The arrival of the coronavirus has left no one indifferent. In just a few months, COVID-19 has turned our lives upside down. This crisis is changing the way we work, study, shop, interact… In short, the way we live.
As could not be otherwise, this has also had a great impact on the real estate sector, a sector closely related to one of the most primary needs of human beings: the search for shelter. In our homes, we feel safe and protected from the virus. This crisis has also forced us to spend a lot of time indoors.
Not only that, but now we hardly ever go to other homes, either to stay there on vacation or to visit relatives. Our homes have become leisure centers and temporary offices. They have also become drop-off points and even makeshift gyms.
While we hope that this is a temporary crisis – since the arrival of the vaccine sows the seeds of hope – there are many things that will never be the same again, globally and also in specific sectors such as the real estate market. Today, in the CEU IAM Blog, we take a look at four real estate trends that the spread of the coronavirus in Spain has brought with it. Are they here to stay or are they just passing trends?
A bet on new housing
The first wave of the crisis revealed a certain weariness in Spanish housing. Naturally, spending so much time between four walls led us to ask ourselves what we really wanted our homes to look like. In fact, the real estate portal Idealista reports that between May and October, searches for new-build apartments and villas increased by 36.8%.
It is not easy to predict whether this preference for new housing will last over time, as it must be taken into account that this rise is recorded just after coming out of strict confinement. However, the Via Celére Observatory of housing in Spain indicates that, in the next five years, 42% of Spaniards plan to change their home. Of these, two thirds would opt for a new home. The main motivation is the search for a better home.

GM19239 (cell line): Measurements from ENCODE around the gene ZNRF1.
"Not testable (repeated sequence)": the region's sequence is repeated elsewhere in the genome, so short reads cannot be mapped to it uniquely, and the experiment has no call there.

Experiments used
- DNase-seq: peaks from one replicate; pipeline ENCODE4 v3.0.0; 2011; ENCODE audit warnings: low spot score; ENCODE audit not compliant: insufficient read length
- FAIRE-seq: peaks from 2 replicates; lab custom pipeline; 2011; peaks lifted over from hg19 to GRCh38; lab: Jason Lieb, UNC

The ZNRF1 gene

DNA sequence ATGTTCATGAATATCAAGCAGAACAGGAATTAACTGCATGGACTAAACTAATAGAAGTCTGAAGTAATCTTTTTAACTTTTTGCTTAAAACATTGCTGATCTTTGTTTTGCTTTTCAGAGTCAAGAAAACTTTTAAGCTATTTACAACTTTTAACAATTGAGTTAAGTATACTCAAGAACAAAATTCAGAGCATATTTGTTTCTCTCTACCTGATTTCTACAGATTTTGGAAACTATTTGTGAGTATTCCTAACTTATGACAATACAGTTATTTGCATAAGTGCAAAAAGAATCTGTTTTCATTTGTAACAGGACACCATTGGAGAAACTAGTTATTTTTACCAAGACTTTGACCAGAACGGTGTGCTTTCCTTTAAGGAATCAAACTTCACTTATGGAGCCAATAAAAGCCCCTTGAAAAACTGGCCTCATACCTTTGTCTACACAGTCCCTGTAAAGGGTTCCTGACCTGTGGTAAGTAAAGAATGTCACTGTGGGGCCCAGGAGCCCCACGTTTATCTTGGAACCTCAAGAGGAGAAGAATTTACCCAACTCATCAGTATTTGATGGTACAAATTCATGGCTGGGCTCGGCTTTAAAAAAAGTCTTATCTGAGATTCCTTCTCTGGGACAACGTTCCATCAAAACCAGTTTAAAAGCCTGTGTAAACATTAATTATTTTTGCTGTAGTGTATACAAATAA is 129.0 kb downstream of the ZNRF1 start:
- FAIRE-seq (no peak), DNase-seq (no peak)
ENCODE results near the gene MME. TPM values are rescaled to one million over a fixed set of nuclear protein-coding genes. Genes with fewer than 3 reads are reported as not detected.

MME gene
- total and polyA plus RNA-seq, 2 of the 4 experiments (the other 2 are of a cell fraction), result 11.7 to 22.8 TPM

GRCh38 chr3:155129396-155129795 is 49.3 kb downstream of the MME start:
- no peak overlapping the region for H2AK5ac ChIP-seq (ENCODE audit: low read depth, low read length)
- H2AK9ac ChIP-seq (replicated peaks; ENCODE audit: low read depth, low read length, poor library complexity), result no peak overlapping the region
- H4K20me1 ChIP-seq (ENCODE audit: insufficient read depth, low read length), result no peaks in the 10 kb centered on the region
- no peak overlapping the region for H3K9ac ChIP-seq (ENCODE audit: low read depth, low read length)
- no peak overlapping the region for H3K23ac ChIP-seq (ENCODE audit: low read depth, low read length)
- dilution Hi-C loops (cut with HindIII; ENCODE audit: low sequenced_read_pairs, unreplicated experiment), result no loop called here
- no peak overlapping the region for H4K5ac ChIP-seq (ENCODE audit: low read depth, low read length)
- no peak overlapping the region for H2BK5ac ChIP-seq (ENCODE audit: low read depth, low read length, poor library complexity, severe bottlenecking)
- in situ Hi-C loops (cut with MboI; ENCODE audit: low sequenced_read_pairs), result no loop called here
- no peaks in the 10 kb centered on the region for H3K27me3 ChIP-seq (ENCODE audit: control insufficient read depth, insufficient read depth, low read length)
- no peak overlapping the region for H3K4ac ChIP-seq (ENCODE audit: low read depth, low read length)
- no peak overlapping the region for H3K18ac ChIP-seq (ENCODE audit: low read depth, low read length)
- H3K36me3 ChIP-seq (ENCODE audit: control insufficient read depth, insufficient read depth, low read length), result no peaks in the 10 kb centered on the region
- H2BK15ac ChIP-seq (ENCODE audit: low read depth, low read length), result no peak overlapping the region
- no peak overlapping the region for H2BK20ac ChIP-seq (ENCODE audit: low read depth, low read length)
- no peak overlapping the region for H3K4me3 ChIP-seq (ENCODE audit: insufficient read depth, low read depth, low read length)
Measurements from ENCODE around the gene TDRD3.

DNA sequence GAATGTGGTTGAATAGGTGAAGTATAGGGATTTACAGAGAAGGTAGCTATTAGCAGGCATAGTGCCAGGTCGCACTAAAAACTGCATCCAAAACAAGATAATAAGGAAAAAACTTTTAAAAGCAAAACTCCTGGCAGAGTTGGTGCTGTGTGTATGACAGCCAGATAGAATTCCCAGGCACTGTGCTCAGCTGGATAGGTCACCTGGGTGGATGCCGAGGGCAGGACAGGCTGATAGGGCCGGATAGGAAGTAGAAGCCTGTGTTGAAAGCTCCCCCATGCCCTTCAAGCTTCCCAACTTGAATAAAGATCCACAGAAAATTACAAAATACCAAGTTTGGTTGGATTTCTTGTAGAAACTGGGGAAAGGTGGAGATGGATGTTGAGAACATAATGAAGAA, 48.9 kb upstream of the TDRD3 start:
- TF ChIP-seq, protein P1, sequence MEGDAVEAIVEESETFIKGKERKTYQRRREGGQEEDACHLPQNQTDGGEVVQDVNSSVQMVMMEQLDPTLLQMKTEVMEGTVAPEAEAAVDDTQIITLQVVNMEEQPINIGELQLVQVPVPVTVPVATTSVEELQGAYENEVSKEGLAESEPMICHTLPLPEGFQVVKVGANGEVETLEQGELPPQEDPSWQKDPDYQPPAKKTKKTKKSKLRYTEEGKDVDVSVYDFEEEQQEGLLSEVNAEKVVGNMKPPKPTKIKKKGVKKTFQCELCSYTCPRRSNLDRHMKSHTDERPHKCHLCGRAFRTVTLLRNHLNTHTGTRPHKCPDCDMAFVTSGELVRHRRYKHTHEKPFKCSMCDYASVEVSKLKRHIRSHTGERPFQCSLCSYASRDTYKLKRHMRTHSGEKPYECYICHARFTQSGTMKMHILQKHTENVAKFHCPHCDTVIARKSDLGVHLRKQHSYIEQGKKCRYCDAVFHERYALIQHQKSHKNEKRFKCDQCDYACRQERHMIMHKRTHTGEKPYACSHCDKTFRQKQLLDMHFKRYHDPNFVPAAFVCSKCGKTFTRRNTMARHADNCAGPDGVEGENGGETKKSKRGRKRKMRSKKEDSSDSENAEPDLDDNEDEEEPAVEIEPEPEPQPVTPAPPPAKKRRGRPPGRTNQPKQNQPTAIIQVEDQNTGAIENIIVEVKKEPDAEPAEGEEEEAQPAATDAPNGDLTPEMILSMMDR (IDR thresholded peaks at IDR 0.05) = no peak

The need for a place to telecommute
If there is one thing that seems to be here to stay, it is telecommuting. Of course, not all companies will opt for remote work, but these months have served as a testing ground to accelerate the transition process towards a hybrid model. The data are convincing: 72% of professionals who have worked remotely in recent months prefer to continue doing so. If companies want to attract talent, they will have to bet more on this alternative.
What does all this mean for the housing market? Whether it’s because they work from home or because they want to be prepared for it, many professionals have realized that they need to have adequate workspace within their home. This has had an impact both on the sale of desk furniture, monitors and laptops and on the search for housing.
Spaniards need a place to work remotely. To respond to this new need, many builders are adapting their floor plans, giving homes more space or an extra room. They are also trying to meet new expectations in housing, such as apartments having terraces or balconies.
So what will happen to offices? A greater commitment to teleworking need not lead to the disappearance of offices, especially since the star model is the hybrid. However, teleworking seems to be opening the way to a new conception of spaces: more flexible, more focused on people, designed for meetings, with green spaces…
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